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(article) Preflight Planning

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Preflight Planning


Fri, 13 Oct '06




A good pilot is always learning -- how many times have you heard this old standard throughout your flying career? There is no truer statement in all of flying (well, with the possible exception of "there are no old, bold pilots.")


Aero-News has called upon the expertise of Thomas P. Turner, master CFI and all-around-good-guy, to bring our readers -- and us -- daily tips to improve our skills as aviators. Some of them, you may have heard before... but for each of us, there will also be something we might never have considered before, or something that didn't "stick" the way it should have the first time we memorized it for the practical test.


Look for our daily Aero-Tips segments, coming each day to you through the Aero-News Network.


The FAA publishes what it considers to be the "Top 10" causes of pilot-error mishaps-a category that itself makes up over 70% of all accidents. The Feds don't rank-order the Top 10, but the first on their list is inadequate preflight preparation and/or planning.


<STRONG title=http://a257.g.akamaitech.net/7/257/2422/14mar20010800/edocket.access.gpo.gov/cfr_2001/janqtr/14cfr91.103.htm>FAR 91.103[/b] tells us before flight the pilot-in-command is required to become familiar with "all available information" concerning that flight, including:


For a flight under IFR [instrument flight rules] or a flight not in the vicinity of an airport [including VFR flight away from the airport traffic pattern]:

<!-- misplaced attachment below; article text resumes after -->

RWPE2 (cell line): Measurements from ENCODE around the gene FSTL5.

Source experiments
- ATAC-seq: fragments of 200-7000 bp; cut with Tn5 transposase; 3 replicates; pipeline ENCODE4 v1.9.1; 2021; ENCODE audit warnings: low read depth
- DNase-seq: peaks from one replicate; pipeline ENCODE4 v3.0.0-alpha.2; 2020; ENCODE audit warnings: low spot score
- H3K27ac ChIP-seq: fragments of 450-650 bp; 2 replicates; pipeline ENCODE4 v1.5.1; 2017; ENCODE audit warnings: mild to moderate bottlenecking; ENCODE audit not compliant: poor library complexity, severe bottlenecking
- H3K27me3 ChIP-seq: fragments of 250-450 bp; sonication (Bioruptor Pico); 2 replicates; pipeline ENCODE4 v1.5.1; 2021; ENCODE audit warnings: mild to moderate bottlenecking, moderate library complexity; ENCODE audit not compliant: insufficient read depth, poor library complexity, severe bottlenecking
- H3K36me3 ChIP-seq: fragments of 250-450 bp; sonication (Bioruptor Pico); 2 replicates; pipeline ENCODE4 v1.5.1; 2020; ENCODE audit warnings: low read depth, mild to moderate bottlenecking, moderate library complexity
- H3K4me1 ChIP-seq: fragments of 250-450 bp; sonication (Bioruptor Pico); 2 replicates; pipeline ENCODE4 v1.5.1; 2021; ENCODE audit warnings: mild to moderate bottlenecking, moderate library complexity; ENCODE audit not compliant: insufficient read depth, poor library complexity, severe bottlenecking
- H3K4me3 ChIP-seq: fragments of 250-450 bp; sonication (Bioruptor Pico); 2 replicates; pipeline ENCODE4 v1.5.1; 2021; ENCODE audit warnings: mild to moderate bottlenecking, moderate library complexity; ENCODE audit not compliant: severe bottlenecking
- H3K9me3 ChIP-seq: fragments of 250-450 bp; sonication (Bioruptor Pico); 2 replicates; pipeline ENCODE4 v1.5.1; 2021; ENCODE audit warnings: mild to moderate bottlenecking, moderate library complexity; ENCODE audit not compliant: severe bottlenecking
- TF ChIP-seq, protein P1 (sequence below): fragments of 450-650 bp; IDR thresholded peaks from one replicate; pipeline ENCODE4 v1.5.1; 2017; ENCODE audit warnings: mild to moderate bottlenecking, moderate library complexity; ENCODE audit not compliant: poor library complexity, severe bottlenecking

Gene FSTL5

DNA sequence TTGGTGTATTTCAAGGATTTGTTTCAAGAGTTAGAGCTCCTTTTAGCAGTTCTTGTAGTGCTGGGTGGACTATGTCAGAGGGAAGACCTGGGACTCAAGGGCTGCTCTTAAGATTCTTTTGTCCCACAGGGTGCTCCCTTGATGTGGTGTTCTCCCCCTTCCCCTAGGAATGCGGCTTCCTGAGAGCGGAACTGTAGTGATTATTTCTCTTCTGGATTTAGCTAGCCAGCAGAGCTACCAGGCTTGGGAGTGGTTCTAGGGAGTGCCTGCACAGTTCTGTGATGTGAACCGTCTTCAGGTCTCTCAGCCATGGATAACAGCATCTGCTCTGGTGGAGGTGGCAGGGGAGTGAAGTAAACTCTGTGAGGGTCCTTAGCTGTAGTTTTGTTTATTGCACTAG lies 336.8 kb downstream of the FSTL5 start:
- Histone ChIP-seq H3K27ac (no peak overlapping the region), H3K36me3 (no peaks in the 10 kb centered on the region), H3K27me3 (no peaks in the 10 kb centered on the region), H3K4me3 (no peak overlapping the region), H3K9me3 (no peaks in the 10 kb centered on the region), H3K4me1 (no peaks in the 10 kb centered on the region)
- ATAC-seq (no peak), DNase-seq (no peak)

Weather reports and forecast


Fuel requirements


Alternatives available if the planned flight cannot be completed


Any known Air Traffic Control delays


For all flights:


Runway lengths at airports of intended use


Required takeoff and landing distance data (if available in the aircraft's Approved Flight Manual) or


For aircraft without an Approved Flight Manual, "other reliable information" relating to aircraft performance under aircraft, airport and environmental conditions


Get real


What we really need to do to be safe, and avoid this most-common cause of pilot error accidents, is to be able to predict with certainty whether:


The aircraft can safely take off from the intended runway or surface under current weather conditions at the airplane's actual takeoff weight using the planned pilot technique;


The aircraft (under those conditions) can climb over any obstacles on takeoff with an adequate safety margin;


The airplane will have adequate fuel to arrive at destination or, in the case of a diversion, at an alternate airport with no less than minimum fuel required for preflight planning, using the power setting, leaning technique and fuel tank selection process to be employed by the pilot, accounting for any known or reasonably expected traffic delays;


Weather is and will remain above the minimums prescribed for the type of flight (IFR or VFR), the airplane's equipment and the pilot's currency, and in which direction conditions will improve in the case a diversion becomes necessary;


The aircraft can safely clear obstacles and land on the intended destination runway or surface, or that of any anticipated alternate, under forecast weather conditions for the time of arrival, at the anticipated aircraft weight on landing, and using the anticipated pilot technique.


Beyond the FAR requirements I would also add knowing:


The minimum safe altitude for the type of flight (IFR or VFR), for each segment of the flight, and from the planned route along any alternative route to the planned destination or any anticipated alternate.


Aero-tip of the day: If you know the answers to all these points, and the answer is "yes", you're much more likely to avoid this Top 10 cause of pilot error mishaps.



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